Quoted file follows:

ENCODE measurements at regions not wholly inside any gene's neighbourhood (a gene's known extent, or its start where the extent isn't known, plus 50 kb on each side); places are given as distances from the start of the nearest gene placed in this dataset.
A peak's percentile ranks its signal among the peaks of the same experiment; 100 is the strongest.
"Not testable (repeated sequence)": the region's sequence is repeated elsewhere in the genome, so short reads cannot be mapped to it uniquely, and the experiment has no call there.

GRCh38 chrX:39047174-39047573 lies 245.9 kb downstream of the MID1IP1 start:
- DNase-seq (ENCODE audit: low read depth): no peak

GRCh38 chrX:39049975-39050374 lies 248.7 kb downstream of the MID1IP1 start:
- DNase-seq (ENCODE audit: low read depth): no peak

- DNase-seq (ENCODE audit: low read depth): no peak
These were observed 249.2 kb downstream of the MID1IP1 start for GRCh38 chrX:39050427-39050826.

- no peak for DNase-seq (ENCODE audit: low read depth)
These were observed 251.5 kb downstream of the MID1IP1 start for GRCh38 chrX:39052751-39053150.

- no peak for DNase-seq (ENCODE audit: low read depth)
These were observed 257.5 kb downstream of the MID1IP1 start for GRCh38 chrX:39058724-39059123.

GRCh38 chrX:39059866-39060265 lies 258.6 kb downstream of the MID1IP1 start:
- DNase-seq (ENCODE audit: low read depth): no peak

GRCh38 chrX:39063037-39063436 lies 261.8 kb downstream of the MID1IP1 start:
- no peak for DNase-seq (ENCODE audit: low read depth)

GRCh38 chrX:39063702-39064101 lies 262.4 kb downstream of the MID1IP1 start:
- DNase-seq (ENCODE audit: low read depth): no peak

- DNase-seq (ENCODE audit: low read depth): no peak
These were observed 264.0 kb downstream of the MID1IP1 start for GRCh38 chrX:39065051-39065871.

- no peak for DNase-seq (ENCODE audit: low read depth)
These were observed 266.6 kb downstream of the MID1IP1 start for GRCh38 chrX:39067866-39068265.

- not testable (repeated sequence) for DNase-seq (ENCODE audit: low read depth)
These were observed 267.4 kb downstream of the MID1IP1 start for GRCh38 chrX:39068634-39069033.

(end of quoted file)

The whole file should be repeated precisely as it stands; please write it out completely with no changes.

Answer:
ENCODE measurements at regions not wholly inside any gene's neighbourhood (a gene's known extent, or its start where the extent isn't known, plus 50 kb on each side); places are given as distances from the start of the nearest gene placed in this dataset.
A peak's percentile ranks its signal among the peaks of the same experiment; 100 is the strongest.
"Not testable (repeated sequence)": the region's sequence is repeated elsewhere in the genome, so short reads cannot be mapped to it uniquely, and the experiment has no call there.

GRCh38 chrX:39047174-39047573 lies 245.9 kb downstream of the MID1IP1 start:
- DNase-seq (ENCODE audit: low read depth): no peak

GRCh38 chrX:39049975-39050374 lies 248.7 kb downstream of the MID1IP1 start:
- DNase-seq (ENCODE audit: low read depth): no peak

- DNase-seq (ENCODE audit: low read depth): no peak
These were observed 249.2 kb downstream of the MID1IP1 start for GRCh38 chrX:39050427-39050826.

- no peak for DNase-seq (ENCODE audit: low read depth)
These were observed 251.5 kb downstream of the MID1IP1 start for GRCh38 chrX:39052751-39053150.

- no peak for DNase-seq (ENCODE audit: low read depth)
These were observed 257.5 kb downstream of the MID1IP1 start for GRCh38 chrX:39058724-39059123.

GRCh38 chrX:39059866-39060265 lies 258.6 kb downstream of the MID1IP1 start:
- DNase-seq (ENCODE audit: low read depth): no peak

GRCh38 chrX:39063037-39063436 lies 261.8 kb downstream of the MID1IP1 start:
- no peak for DNase-seq (ENCODE audit: low read depth)

GRCh38 chrX:39063702-39064101 lies 262.4 kb downstream of the MID1IP1 start:
- DNase-seq (ENCODE audit: low read depth): no peak

- DNase-seq (ENCODE audit: low read depth): no peak
These were observed 264.0 kb downstream of the MID1IP1 start for GRCh38 chrX:39065051-39065871.

- no peak for DNase-seq (ENCODE audit: low read depth)
These were observed 266.6 kb downstream of the MID1IP1 start for GRCh38 chrX:39067866-39068265.

- not testable (repeated sequence) for DNase-seq (ENCODE audit: low read depth)
These were observed 267.4 kb downstream of the MID1IP1 start for GRCh38 chrX:39068634-39069033.